Mailing List Archive

[Date Prev][Date Next][Thread Prev][Thread Next][Date Index][Thread Index]

Re: [tlug] Input methods - again!

I use plain ubuntu 23 and the default Japanese input that comes with it (when you select Japanese input in settings ) works just fine😄

I have not been able to figure out how to switch from A to あ to ア though, without using mouse clicking.

(The normal Windows Alt + tilde does not work...)

> On Sep 9, 2023, at 11:43, lain. <> wrote:
> On 2023年09月08日 19:48, the silly David J Iannucci claimed to have said:
>> But now I feel the need to do my own local input again. All I'm looking
>> for here is your thoughts on what are the best FOSS software components
>> for J input in 2023... including in that judgement the degree to which
>> they are continuing to be developed, if you think that's relevant.
>> I think I can handle the installation on my Gentoo box, so no need to
>> comment on that unless you think there's something tricky involved that
>> I'd have trouble figuring out on my own, along with googling.
>> Fcitx, ibus, or scim? Anthy or ?, etc etc....?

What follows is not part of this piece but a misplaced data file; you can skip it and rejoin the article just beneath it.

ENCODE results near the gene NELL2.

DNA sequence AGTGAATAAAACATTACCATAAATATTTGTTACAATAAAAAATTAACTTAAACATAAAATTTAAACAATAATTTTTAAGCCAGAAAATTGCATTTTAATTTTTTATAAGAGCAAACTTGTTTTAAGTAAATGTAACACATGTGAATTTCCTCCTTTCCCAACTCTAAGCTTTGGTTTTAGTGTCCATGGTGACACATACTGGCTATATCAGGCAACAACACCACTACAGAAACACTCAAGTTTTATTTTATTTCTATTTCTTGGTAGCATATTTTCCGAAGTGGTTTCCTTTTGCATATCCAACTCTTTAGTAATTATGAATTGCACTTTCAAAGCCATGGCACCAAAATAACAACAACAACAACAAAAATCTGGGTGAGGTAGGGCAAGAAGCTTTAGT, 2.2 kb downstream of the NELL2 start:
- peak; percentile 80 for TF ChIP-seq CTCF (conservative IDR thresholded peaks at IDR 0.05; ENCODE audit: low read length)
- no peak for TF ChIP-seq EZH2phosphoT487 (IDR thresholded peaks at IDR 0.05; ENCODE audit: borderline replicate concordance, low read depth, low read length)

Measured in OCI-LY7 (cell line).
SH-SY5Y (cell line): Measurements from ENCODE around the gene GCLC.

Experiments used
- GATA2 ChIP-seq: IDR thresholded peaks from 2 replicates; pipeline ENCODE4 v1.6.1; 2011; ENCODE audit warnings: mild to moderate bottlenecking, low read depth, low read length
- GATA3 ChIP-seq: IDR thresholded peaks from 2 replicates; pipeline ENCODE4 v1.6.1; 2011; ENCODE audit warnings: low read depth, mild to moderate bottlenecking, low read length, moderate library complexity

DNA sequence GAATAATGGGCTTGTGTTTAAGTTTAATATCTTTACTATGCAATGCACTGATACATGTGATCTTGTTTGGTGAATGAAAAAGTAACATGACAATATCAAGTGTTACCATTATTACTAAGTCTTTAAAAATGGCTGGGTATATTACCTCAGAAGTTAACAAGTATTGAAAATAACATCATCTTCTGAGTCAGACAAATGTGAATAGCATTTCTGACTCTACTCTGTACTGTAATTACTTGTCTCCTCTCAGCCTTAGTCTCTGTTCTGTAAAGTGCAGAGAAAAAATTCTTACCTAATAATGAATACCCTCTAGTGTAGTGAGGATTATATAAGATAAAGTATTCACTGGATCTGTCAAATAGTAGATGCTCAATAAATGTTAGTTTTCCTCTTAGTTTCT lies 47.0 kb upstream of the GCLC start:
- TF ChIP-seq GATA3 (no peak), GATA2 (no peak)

> In my experience, which one works depends on the distro/OS you're using.
> I'm using Fcitx5 + Mozc on Artix Linux, because it just works.
> But on Crux, Mozc is uncompilable due to so many moving parts that are
> just missing, and recently a Japanese ports maintainer has added Fcitx5
> and Anthy to their ports collection, so I installed that, and it works.
> On OpenBSD, neither Mozc nor Fcitx5 work, so I'm using UIM + Anthy on
> that one.
> And it's annoying, because UIM treats the IME window as a separate
> window, and since I'm using a tiling window manager, I have no idea what
> I'm typing until I press enter.
> On another note, to input Japanese, you'll need to use Xorg, because
> I've never had any success getting IME to work on Wayland, and Wayland
> has been pretty much alpha quality software for 16 years anyway, but
> hard to say that to the true Wayland believers, because they will
> absolutely cancel me over that.
> -- 
> lain.
> Did you know that?
> 90% of all emails sent on a daily basis are being sent in plain text, and it's super easy to intercept emails as they flow over the internet?
> Never send passwords, tokens, personal information, or other volunerable information without proper PGP encryption!
> If you're writing your emails unencrypted, please consider sending PGP encrypted emails for security reasons.
> You can find my PGP public key at:
> Every good email client is able to send encrypted emails.
> If yours can't, then you should consider switching to a secure email client, because yours just sucks.
> My recommendations are Claws Mail or NeoMutt.
> For instructions on how to encrypt your emails:

Home | Main Index | Thread Index